Clara Kulich, University of Exeter:
Why women don't ask: The impact of gendered experiences on attitudes towards pay negotiation
Friday 12th December at 11am, in room 302-303.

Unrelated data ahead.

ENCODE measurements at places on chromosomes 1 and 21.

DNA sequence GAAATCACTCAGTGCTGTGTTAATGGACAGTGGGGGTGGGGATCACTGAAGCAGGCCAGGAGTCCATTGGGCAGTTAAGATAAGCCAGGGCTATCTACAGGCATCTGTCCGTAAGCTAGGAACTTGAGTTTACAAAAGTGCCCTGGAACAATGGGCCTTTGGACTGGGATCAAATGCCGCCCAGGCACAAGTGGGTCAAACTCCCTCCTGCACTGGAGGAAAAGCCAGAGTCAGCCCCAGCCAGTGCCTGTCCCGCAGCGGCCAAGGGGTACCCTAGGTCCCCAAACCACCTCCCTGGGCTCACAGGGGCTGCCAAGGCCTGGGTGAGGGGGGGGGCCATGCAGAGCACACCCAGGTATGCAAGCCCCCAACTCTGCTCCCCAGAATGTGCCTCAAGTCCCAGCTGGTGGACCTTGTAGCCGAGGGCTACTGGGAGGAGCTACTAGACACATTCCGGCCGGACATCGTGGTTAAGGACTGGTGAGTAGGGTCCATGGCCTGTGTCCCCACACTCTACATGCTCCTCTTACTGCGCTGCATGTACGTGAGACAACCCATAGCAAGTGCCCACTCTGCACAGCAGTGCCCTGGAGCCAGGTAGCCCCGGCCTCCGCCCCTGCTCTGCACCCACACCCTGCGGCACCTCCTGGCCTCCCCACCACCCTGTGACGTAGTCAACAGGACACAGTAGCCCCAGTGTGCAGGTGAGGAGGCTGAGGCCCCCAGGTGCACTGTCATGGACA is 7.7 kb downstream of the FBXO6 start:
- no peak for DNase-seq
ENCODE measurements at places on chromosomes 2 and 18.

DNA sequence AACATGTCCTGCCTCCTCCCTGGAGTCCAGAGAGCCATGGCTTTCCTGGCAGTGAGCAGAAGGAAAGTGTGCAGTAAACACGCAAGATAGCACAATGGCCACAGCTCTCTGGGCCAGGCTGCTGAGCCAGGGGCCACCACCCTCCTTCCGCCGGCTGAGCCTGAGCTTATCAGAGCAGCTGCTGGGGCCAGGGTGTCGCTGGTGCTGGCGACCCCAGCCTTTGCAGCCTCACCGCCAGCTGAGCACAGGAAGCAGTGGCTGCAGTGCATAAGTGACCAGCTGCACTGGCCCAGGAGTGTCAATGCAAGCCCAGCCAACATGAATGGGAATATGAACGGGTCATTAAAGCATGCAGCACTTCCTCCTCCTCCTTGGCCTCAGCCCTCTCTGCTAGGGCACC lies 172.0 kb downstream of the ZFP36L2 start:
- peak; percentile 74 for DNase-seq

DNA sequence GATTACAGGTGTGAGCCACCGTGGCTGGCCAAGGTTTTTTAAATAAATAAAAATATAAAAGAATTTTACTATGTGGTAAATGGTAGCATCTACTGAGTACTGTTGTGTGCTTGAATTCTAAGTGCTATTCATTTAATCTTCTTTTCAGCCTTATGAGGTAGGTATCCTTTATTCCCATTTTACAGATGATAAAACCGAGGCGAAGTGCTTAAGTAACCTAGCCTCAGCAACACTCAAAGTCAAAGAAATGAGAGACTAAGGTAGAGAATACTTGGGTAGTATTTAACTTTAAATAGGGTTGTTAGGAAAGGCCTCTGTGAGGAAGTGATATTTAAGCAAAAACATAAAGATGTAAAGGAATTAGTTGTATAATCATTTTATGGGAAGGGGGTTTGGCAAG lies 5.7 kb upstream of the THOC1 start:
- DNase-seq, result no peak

In this work, we examine the underlying causes and the consequences of gender pay disparities in upper management by considering the organizational and social context. In a self-report survey with 180 UK and Austrian employees with managerial responsibilities we investigate gender similarities and differences in experiences with and attitudes towards pay and pay negotiations. No gender differences in attitudes about the importance of pay and other job characteristics were found. However, women perceived their pay to be less related to their accomplishments, and they were more likely to want to avoid negotiations compared to men. These distinct views were explained by women's experience that their pay was less fair, pay gains more difficult to achieve, and a higher fear of social costs if they ask for a pay rise compared to men. The importance of integrating gender differences in contextual factors (e.g, women's distinct experiences with pay) in the analysis of the reasons for the gender pay gap is discussed. Pressure of societal beliefs such as the conflict of gender and leader role stereotypes are considered to be influential in women's avoidance of pay negotiations and their decisions to 'opt out' of high paying jobs. Finally, we line out implications of our findings for the making women responsible for gender disparities by critically discussing the 'opt-out revolution' in upper management.